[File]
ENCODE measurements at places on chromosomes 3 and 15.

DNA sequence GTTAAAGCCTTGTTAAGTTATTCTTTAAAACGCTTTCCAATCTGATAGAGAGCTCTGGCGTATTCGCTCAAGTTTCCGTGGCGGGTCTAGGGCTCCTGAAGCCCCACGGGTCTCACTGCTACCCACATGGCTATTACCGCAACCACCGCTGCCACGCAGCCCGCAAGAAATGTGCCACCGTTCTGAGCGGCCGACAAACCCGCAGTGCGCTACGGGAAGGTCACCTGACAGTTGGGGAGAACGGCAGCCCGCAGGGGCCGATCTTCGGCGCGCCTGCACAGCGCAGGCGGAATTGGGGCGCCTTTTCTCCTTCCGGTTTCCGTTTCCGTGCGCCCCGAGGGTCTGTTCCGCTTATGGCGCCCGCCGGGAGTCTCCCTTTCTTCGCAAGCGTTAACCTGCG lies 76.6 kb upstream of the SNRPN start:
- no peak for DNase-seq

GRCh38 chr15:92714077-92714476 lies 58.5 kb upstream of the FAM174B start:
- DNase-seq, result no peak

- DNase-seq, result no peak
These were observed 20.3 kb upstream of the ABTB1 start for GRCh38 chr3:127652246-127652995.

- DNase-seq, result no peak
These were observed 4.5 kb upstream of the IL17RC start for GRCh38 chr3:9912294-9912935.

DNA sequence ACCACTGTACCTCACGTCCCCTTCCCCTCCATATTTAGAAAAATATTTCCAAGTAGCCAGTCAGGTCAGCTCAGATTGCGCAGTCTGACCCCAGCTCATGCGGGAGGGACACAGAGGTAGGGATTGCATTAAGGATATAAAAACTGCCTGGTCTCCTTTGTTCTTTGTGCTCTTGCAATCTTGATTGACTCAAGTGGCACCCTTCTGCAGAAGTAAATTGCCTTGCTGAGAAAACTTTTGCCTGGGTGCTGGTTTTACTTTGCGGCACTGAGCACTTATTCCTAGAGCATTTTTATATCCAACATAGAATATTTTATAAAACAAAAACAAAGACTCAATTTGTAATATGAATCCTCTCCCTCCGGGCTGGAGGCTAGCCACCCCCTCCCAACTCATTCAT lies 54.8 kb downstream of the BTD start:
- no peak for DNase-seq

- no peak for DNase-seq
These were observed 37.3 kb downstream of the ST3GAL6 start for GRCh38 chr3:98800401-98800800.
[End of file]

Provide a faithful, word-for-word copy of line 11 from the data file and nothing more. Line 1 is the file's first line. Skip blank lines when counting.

- no peak for DNase-seq